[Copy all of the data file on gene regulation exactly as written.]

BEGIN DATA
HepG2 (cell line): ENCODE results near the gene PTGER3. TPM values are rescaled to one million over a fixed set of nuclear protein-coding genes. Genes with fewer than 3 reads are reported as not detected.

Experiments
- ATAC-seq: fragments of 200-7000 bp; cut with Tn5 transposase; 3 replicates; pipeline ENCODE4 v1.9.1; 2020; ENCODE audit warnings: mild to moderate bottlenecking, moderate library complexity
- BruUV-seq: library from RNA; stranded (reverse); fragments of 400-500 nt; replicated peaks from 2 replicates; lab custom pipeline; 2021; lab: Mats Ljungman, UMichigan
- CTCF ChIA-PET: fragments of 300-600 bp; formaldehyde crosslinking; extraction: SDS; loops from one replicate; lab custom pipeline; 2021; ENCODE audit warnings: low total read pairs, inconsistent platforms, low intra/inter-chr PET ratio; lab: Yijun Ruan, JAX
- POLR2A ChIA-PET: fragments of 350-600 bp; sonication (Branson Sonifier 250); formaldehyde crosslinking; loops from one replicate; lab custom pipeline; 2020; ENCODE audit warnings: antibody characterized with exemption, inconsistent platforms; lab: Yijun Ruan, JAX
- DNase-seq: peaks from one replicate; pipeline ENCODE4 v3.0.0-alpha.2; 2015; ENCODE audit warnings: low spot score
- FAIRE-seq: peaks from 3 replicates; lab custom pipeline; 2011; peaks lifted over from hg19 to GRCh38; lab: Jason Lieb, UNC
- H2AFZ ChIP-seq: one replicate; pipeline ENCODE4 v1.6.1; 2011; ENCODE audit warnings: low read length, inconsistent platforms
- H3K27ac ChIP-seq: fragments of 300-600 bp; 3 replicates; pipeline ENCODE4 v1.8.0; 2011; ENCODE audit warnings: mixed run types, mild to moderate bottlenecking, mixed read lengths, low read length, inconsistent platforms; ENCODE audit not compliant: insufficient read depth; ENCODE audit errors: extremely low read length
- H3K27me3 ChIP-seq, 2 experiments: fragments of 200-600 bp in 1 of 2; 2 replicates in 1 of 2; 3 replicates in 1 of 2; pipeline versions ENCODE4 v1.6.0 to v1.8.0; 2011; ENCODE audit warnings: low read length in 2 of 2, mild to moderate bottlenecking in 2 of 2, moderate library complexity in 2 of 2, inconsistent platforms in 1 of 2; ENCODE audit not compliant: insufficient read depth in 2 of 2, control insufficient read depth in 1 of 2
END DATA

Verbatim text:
HepG2 (cell line): ENCODE results near the gene PTGER3. TPM values are rescaled to one million over a fixed set of nuclear protein-coding genes. Genes with fewer than 3 reads are reported as not detected.

Experiments
- ATAC-seq: fragments of 200-7000 bp; cut with Tn5 transposase; 3 replicates; pipeline ENCODE4 v1.9.1; 2020; ENCODE audit warnings: mild to moderate bottlenecking, moderate library complexity
- BruUV-seq: library from RNA; stranded (reverse); fragments of 400-500 nt; replicated peaks from 2 replicates; lab custom pipeline; 2021; lab: Mats Ljungman, UMichigan
- CTCF ChIA-PET: fragments of 300-600 bp; formaldehyde crosslinking; extraction: SDS; loops from one replicate; lab custom pipeline; 2021; ENCODE audit warnings: low total read pairs, inconsistent platforms, low intra/inter-chr PET ratio; lab: Yijun Ruan, JAX
- POLR2A ChIA-PET: fragments of 350-600 bp; sonication (Branson Sonifier 250); formaldehyde crosslinking; loops from one replicate; lab custom pipeline; 2020; ENCODE audit warnings: antibody characterized with exemption, inconsistent platforms; lab: Yijun Ruan, JAX
- DNase-seq: peaks from one replicate; pipeline ENCODE4 v3.0.0-alpha.2; 2015; ENCODE audit warnings: low spot score
- FAIRE-seq: peaks from 3 replicates; lab custom pipeline; 2011; peaks lifted over from hg19 to GRCh38; lab: Jason Lieb, UNC
- H2AFZ ChIP-seq: one replicate; pipeline ENCODE4 v1.6.1; 2011; ENCODE audit warnings: low read length, inconsistent platforms
- H3K27ac ChIP-seq: fragments of 300-600 bp; 3 replicates; pipeline ENCODE4 v1.8.0; 2011; ENCODE audit warnings: mixed run types, mild to moderate bottlenecking, mixed read lengths, low read length, inconsistent platforms; ENCODE audit not compliant: insufficient read depth; ENCODE audit errors: extremely low read length
- H3K27me3 ChIP-seq, 2 experiments: fragments of 200-600 bp in 1 of 2; 2 replicates in 1 of 2; 3 replicates in 1 of 2; pipeline versions ENCODE4 v1.6.0 to v1.8.0; 2011; ENCODE audit warnings: low read length in 2 of 2, mild to moderate bottlenecking in 2 of 2, moderate library complexity in 2 of 2, inconsistent platforms in 1 of 2; ENCODE audit not compliant: insufficient read depth in 2 of 2, control insufficient read depth in 1 of 2